New regs allow conversion of farm buildings in England

New permitted development rights (PDR), which came into effect yesterday, allow the conversion of unused buildings into homes, shops, cafés, sports facilities and a variety of other commercial uses, without the need for a planning application.

The changes give farmers across England greater freedoms to diversify and grow their business, without having to spend time and money submitting a planning application.

Minister for Housing, Planning and Building Safety Lee Rowley said, “Farmers are the lifeblood of communities, and these changes give them the freedom to grow their businesses, and plan for their futures. This is all part of our Long-term Plan for Housing to deliver more homes for rural communities and reform the planning system, removing unnecessary barriers to development.”

According to government figures, just 5,000 homes have been delivered on farming land since April 2014. Farms may now also expand the number and size of buildings on site, again without the need for a planning application: the size limit for new farm buildings erected under agricultural development PD rights on farms over 5 hectares has increased by 500sqm to 1500sqm, and for farms under 5 hectares by 250sqm to 1250sqm.

Farming Minister Mark Spencer said, “I am extremely pleased to support our farmers and provide them the freedom to decide the best uses for buildings on their land, without needless bureaucracy holding them back. We are listening to farmers and putting them at the heart of future development of our rural areas. Helping farmers secure their businesses and get on with the important job of producing food is our top priority. Permitted development rights provide more freedoms to develop without applying for planning permission.

“From today, the Government is extending these rights to give farmers greater freedoms to diversify and convert agricultural buildings to commercial uses, as well as up to 10 homes, without needing to submit a planning application. These rules are subject to space and natural light conditions, to ensure homes are suitable.

Commenting on the new regulations, Aidan Van de Weyer, Senior Planner at Lanpro in Cambridge said, “These reforms are very welcome as they bring greater flexibility to the use of rural buildings. By bringing in new residents and supporting local businesses, conversions of rural buildings – those which are currently not suitable for modern farming operations – will support the long-term vitality of countryside communities.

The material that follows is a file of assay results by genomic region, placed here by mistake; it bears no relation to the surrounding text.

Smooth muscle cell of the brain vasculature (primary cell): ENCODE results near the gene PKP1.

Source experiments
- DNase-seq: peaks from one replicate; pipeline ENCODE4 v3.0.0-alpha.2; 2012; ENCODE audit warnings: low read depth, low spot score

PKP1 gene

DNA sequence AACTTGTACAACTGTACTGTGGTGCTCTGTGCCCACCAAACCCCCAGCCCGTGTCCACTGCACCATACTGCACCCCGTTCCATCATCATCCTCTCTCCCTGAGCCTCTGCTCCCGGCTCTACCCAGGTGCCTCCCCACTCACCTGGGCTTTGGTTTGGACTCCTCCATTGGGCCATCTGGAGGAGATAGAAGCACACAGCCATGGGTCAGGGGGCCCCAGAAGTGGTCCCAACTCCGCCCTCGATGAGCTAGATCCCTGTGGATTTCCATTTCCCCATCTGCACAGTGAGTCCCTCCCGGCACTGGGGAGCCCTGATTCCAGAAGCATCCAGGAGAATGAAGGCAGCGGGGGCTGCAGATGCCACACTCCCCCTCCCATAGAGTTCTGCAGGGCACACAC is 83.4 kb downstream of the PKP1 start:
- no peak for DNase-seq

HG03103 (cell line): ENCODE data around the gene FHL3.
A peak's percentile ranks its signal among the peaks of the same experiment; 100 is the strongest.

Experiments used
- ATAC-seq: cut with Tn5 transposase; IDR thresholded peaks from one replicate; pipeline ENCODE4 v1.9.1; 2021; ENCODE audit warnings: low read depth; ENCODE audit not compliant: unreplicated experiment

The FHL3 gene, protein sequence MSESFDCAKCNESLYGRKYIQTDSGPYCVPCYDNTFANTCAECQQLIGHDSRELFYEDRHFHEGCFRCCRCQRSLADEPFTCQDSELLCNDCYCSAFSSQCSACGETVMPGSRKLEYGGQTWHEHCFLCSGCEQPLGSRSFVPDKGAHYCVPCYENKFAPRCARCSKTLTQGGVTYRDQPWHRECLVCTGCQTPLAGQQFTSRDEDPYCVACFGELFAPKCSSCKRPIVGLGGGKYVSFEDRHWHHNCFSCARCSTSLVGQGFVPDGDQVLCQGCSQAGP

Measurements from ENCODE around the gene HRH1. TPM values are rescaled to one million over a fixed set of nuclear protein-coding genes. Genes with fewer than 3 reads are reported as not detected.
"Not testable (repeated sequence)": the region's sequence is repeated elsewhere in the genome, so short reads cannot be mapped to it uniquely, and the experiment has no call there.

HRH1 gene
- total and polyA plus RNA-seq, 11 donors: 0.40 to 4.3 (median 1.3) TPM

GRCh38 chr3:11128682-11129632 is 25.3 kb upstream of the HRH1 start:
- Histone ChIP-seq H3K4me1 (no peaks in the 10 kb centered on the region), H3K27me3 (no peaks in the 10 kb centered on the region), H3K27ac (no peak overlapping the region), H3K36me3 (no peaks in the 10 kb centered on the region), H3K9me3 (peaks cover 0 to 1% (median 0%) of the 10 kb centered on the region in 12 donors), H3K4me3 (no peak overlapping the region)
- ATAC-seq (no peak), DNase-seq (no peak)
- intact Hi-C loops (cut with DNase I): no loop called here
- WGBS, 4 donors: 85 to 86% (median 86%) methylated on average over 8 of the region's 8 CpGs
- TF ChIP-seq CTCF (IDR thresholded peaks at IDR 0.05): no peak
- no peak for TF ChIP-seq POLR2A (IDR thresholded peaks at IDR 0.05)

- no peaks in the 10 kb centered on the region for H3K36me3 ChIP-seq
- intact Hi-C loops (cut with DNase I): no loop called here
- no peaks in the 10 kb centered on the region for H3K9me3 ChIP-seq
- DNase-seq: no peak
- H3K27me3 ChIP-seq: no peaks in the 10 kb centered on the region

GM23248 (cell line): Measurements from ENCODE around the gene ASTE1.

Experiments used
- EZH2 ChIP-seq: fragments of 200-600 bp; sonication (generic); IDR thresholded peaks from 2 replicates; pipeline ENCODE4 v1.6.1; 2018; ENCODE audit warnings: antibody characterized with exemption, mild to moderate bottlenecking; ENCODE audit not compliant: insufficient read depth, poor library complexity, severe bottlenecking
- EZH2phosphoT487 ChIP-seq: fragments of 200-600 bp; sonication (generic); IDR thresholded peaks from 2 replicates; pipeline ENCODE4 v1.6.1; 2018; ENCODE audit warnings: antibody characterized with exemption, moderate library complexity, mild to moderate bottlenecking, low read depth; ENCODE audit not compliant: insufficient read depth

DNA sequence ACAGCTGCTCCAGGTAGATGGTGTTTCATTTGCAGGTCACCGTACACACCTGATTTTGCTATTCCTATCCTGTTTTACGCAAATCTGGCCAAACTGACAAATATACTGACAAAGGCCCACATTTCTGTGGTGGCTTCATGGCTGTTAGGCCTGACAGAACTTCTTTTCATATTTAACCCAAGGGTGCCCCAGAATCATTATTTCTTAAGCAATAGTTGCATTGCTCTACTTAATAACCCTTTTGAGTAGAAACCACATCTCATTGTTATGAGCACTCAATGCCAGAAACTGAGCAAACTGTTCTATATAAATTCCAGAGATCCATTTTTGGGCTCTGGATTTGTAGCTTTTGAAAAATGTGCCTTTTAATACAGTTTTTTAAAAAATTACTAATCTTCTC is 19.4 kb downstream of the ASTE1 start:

“At Lanpro, we are already discussing with our clients how these changes will provide opportunities. One farming client, for example, has an unused barn building that has now been brought within the scope of permitted development and is keen for us to develop a proposal to capitalise on this change in the regulations.”

At a glance, the changes will:

  • Double the amount of floorspace that can change from agricultural to ‘flexible commercial use’ from 500 square metres to 1,000 square metres
  • Increase the size of new buildings or extensions that can be built on farms over 5 hectares from 1,000 square metres to 1,500 square metres
  • For smaller farms increase the size of such development from 1,000 square metres to 1,250 square metres
  • Double the number of homes that can be delivered through the conversion of agricultural buildings from five to 10
  • Protect nationally important archaeological sites (scheduled monuments) by removing the ability for extensions to be built and new buildings erected in the vicinity
  • The amendments deliver on one of the pledges made by the Prime Minister at the Farm to Fork Summit in May last year, to cut red tape and streamline the planning system for farmers, as well as support the wider rural economy.


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